The Arizona Legislature and former governor made big mistakes in balancing this year’s disastrous budget. The mistakes did not begin this month, but when lawmakers passed the budget last summer.
Despite numerous warnings from economists, and even the state treasurer, lawmakers chose to craft a budget that severely underestimated the state’s economic downturn.
The cuts now being proposed are bad. But even worse is that agencies ranging from those offering health care services to school districts will have to give up money they already counted on.
Even more troublesome is the mechanisms which legislators used to balance the $1.6 billion shortfall. They’re counting on $500 million in federal stimulus money to cover the deficit. This money should go toward reinvigorating the state’s economy, not propping up irresponsible government spending for yet another year.
Our elected officials had to make hard choices. And they failed miserably.
Payson schools will likely lose nearly $336,000 this year and maybe millions next year.
With the cuts in place, the consequences fall on school board members. The decisions they must make are no less difficult than the choices made by legislators.
The school board must not look to budget cuts with an eye on politics. They must reduce the workforce with an eye on talent, and not on nepotism or favor.
They must be creative. Old textbooks not replaced can be supplemented with Internet material. Administrators should cut their salaries to reflect the times, and possibly save programs. Energy consumption needs constant awareness. Make sure computers are turned off at night, as well as other electronics.
We saw what vigilant protesting can do. The universities’ budgets were spared the originally proposed dramatic cuts because they were loud and they made their case.
Payson and the schools must make their cases just as stridently. Arizona’s future must not be leveraged in the 2010 budget.
Lessons for elected officials
A leadership session by the Arizona School Board Association with Payson school board members was a great lesson, which outlined the role of all elected officials.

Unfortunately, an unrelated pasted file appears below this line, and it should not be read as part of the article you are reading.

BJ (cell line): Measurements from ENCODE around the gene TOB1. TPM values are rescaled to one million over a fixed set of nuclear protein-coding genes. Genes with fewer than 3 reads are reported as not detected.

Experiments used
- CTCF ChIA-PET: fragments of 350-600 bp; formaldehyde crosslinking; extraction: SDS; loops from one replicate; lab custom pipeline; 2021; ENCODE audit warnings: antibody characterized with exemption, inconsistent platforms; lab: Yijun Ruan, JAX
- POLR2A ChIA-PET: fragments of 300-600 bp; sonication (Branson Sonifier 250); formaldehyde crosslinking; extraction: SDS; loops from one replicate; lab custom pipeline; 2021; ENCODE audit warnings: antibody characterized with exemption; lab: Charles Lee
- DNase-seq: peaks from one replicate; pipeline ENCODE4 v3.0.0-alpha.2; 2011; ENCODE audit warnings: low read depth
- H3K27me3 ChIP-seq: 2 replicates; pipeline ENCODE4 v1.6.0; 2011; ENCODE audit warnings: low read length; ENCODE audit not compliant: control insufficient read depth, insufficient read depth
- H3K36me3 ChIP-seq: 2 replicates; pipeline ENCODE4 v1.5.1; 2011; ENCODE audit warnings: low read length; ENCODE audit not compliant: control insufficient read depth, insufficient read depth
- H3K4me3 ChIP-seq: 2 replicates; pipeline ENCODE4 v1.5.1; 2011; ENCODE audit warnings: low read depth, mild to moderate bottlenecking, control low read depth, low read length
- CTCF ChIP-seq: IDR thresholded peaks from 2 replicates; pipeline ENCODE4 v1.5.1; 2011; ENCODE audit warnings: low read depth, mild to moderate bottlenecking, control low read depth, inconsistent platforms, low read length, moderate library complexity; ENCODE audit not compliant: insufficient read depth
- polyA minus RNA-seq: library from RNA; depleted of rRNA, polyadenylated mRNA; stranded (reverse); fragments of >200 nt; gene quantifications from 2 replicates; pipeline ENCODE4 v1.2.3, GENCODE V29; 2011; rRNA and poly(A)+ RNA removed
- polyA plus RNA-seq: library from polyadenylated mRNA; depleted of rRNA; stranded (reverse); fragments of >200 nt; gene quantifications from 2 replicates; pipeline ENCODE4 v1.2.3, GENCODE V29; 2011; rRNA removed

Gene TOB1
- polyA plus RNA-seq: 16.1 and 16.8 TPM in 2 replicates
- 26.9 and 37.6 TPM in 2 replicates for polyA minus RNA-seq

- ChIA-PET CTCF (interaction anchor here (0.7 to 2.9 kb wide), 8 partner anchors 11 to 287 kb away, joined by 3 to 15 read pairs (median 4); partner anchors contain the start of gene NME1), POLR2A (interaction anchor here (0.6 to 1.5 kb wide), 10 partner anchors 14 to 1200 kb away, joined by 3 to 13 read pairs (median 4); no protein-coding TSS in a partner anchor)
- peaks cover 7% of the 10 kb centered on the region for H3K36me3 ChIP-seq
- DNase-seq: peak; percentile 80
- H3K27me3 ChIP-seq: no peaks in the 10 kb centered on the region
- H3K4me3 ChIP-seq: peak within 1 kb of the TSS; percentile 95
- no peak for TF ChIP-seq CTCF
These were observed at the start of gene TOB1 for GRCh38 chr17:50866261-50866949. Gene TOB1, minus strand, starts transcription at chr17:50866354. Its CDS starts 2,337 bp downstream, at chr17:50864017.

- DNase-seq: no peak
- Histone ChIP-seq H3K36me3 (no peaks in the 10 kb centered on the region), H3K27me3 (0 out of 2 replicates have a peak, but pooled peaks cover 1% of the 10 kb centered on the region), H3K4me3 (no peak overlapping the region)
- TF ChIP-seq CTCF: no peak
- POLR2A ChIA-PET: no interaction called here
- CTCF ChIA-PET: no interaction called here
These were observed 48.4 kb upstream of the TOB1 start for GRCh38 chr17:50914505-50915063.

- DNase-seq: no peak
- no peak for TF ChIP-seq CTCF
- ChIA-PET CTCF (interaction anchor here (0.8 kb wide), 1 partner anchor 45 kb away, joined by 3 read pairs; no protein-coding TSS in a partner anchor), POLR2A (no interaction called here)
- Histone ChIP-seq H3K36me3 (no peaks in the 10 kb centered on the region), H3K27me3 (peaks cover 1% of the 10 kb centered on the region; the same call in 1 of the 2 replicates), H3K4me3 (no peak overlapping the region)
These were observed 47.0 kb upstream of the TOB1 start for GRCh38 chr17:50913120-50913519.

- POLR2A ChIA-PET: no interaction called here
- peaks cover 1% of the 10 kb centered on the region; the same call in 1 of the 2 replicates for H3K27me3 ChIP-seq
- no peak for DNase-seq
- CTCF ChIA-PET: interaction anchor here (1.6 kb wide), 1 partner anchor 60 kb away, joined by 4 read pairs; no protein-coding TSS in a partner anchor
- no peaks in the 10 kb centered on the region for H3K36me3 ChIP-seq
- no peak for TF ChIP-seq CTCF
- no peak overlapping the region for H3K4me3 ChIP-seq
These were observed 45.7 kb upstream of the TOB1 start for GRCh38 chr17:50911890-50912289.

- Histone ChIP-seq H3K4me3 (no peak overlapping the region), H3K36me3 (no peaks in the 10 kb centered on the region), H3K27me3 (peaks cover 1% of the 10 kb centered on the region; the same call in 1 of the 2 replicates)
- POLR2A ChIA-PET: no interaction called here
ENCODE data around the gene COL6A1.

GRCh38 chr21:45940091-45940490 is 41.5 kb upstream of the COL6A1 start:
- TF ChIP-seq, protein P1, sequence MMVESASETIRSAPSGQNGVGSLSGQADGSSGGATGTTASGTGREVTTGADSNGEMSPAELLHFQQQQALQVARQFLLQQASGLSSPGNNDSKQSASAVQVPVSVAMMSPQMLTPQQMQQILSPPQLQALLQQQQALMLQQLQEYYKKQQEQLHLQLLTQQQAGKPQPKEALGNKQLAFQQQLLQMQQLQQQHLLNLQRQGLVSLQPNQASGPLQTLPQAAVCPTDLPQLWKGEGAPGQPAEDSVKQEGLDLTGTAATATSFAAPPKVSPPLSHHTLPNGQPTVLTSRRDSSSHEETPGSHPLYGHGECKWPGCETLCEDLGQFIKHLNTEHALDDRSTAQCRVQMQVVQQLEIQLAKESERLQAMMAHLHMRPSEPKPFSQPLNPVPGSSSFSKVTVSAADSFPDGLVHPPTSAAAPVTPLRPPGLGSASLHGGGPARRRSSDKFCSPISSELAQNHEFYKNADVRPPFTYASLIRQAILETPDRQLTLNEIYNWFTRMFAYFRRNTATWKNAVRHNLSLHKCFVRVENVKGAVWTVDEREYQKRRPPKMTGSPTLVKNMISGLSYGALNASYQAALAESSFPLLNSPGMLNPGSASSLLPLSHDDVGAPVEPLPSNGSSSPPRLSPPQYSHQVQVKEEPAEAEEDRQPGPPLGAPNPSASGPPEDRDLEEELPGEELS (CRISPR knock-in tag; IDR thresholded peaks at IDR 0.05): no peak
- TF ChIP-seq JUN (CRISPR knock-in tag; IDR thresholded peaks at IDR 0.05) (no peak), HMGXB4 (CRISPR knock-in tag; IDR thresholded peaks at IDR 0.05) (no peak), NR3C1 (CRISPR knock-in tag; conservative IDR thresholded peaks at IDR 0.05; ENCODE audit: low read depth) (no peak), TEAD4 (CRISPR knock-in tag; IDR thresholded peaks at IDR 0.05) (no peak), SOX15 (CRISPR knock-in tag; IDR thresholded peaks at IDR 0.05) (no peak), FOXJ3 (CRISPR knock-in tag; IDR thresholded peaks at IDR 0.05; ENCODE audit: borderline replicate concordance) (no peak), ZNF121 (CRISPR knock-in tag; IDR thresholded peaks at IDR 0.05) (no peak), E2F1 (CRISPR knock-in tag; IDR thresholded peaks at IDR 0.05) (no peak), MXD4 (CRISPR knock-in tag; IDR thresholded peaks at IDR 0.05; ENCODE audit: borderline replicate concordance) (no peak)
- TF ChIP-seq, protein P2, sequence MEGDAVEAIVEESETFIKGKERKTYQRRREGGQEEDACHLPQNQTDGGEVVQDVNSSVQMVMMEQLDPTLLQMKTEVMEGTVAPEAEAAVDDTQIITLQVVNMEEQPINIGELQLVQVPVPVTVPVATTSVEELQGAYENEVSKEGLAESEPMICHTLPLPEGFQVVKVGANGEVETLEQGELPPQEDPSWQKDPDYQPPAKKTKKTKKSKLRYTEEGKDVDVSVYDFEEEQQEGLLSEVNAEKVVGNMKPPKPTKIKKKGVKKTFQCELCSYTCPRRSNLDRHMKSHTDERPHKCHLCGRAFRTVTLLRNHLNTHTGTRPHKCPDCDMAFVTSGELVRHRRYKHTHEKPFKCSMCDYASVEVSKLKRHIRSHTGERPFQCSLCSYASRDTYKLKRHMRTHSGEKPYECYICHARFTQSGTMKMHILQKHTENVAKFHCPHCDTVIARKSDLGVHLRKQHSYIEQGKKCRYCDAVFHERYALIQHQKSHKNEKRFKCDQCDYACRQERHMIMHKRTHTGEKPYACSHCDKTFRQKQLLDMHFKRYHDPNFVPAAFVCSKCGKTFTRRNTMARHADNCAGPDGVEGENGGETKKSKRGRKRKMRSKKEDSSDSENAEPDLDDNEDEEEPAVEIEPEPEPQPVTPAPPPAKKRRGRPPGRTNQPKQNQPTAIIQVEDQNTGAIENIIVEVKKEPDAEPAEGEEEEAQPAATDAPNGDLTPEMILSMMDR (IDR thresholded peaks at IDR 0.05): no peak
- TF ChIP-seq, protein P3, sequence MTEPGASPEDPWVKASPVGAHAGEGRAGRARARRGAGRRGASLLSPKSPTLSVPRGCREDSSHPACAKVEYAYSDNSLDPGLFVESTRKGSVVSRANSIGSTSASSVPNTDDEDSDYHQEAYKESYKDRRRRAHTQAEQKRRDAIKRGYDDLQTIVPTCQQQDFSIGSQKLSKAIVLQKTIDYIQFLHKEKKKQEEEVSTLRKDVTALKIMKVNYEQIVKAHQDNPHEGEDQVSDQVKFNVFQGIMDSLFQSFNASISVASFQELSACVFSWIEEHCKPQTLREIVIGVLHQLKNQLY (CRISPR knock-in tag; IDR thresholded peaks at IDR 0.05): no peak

The small story in Tuesday’s newspaper starts out asking a question about how many board members does it take to screw in a light bulb. The correct answer, says the state school board official, is none.
That’s a telling statement for city, county, fire department, school board and other elected officials. We hope they all read that story.
Elected officials individually have no authority. They can’t tell anyone within their agency to do anything. As elected officials, they have the role and responsibility of creating and setting policy, not performing the work. Their administrators are responsible for the day-to-day operation of the town or school.
The board can determine the quality and quantity of the light bulbs the district needs and decide if that is helping or hindering students’ learning. Once that decision is made, it is up to the superintendent to carry out that policy, not individual board members.
It is hard for elected officials to be at the school or at town hall and not start directing staff to do this or that. But they have to remember that as individuals, they have no authority.
We take exception to one thing the state school board representative said at that workshop. He told board members they cannot disagree or comment about a board decision once it has been made. That’s not true — being elected to a school board or town council does not deprive that elected official of his First Amendment right of free speech.
We certainly agree that board or town council members should not be discussing amongst themselves the business of the board anywhere except at an official meeting of the governing authority. Does that mean if two elected officials happen to meet each other at church or during a concert they can’t say hello or talk? Certainly not — as long as it is not the business of the governing authority they are talking about.
School board, town hall and fire board members have some of the toughest elected jobs. They are usually passionate and they want to do a good job and make decisions for the betterment of the agency they are governing. They are easily accessible to the public; most are neighbors or friends, unlike elected officials at the federal level. We applaud the difficult job they perform along with hoping they understand the important role they serve.